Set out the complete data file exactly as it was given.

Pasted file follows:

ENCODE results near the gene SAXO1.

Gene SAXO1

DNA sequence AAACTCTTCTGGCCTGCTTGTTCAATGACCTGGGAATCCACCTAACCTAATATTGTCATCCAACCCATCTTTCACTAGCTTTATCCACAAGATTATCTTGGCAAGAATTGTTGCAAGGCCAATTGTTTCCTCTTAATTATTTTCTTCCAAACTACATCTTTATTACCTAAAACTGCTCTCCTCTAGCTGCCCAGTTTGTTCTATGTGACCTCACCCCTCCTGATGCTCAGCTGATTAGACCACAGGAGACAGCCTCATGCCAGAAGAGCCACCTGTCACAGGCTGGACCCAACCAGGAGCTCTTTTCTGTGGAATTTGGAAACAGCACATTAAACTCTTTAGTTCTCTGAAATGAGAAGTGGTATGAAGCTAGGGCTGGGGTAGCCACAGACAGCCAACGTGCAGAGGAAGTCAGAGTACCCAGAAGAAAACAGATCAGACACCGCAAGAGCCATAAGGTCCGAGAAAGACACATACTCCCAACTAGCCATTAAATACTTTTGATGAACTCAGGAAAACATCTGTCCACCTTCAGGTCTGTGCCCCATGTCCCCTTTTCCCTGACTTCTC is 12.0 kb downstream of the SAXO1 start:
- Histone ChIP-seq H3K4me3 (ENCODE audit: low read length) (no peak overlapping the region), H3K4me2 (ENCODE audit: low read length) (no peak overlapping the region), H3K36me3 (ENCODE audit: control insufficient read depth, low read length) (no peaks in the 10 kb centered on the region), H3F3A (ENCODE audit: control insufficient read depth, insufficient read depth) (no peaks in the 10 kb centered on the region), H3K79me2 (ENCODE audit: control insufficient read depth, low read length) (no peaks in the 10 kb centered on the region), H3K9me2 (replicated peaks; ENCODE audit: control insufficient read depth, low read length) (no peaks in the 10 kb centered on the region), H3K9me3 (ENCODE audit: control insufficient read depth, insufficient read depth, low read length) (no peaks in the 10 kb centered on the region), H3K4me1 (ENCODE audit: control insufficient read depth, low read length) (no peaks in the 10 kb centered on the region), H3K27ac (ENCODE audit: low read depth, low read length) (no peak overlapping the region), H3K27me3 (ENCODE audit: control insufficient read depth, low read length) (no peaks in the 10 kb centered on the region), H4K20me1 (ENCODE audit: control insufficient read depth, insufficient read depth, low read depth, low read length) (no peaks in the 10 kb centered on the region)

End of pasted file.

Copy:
ENCODE results near the gene SAXO1.

Gene SAXO1

DNA sequence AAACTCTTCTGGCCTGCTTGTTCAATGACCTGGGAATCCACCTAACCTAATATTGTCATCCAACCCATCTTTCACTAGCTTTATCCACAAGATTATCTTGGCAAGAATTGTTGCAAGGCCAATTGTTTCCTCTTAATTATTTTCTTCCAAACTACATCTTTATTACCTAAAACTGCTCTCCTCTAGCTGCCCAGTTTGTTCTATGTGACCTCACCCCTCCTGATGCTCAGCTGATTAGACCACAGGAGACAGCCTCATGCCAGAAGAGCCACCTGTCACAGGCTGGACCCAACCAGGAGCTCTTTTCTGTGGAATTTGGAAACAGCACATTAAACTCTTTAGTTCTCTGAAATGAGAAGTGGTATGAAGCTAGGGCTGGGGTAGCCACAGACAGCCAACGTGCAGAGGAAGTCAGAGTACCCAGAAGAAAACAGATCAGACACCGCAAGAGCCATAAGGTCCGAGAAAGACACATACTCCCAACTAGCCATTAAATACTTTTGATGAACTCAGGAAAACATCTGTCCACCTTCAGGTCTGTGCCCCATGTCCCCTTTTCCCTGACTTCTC is 12.0 kb downstream of the SAXO1 start:
- Histone ChIP-seq H3K4me3 (ENCODE audit: low read length) (no peak overlapping the region), H3K4me2 (ENCODE audit: low read length) (no peak overlapping the region), H3K36me3 (ENCODE audit: control insufficient read depth, low read length) (no peaks in the 10 kb centered on the region), H3F3A (ENCODE audit: control insufficient read depth, insufficient read depth) (no peaks in the 10 kb centered on the region), H3K79me2 (ENCODE audit: control insufficient read depth, low read length) (no peaks in the 10 kb centered on the region), H3K9me2 (replicated peaks; ENCODE audit: control insufficient read depth, low read length) (no peaks in the 10 kb centered on the region), H3K9me3 (ENCODE audit: control insufficient read depth, insufficient read depth, low read length) (no peaks in the 10 kb centered on the region), H3K4me1 (ENCODE audit: control insufficient read depth, low read length) (no peaks in the 10 kb centered on the region), H3K27ac (ENCODE audit: low read depth, low read length) (no peak overlapping the region), H3K27me3 (ENCODE audit: control insufficient read depth, low read length) (no peaks in the 10 kb centered on the region), H4K20me1 (ENCODE audit: control insufficient read depth, insufficient read depth, low read depth, low read length) (no peaks in the 10 kb centered on the region)